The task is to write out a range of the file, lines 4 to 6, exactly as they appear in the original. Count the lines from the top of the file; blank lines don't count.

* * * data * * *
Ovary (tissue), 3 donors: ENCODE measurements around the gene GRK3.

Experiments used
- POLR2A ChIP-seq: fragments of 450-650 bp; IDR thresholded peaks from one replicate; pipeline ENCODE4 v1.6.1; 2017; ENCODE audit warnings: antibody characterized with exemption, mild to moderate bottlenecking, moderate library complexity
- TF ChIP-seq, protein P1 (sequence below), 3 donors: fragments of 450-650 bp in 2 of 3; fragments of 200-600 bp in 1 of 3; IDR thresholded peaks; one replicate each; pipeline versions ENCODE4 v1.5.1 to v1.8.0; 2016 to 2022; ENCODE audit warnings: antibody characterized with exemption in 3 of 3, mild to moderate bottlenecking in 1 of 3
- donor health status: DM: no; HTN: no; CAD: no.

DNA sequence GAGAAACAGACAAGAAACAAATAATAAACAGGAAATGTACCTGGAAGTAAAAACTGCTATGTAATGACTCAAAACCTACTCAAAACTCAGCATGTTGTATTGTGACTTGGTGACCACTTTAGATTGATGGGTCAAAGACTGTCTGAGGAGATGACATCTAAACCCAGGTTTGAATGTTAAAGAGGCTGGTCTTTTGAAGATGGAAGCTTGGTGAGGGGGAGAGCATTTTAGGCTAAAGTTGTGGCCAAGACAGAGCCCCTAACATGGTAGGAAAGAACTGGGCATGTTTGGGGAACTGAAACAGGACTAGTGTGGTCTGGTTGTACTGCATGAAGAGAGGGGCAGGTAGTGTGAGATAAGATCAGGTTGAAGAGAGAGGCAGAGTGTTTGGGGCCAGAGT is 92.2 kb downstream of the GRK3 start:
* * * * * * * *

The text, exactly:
- TF ChIP-seq, protein P1 (sequence below), 3 donors: fragments of 450-650 bp in 2 of 3; fragments of 200-600 bp in 1 of 3; IDR thresholded peaks; one replicate each; pipeline versions ENCODE4 v1.5.1 to v1.8.0; 2016 to 2022; ENCODE audit warnings: antibody characterized with exemption in 3 of 3, mild to moderate bottlenecking in 1 of 3
- donor health status: DM: no; HTN: no; CAD: no.

DNA sequence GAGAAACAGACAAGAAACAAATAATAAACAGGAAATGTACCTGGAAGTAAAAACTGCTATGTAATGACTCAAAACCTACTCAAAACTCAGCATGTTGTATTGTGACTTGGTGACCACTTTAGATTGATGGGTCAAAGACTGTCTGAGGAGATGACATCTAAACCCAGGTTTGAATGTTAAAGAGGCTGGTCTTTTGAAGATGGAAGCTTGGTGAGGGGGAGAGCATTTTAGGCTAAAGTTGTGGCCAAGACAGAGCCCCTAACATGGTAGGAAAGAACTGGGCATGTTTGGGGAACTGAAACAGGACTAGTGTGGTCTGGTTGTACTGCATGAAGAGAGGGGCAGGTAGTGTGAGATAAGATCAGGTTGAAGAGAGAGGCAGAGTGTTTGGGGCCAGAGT is 92.2 kb downstream of the GRK3 start: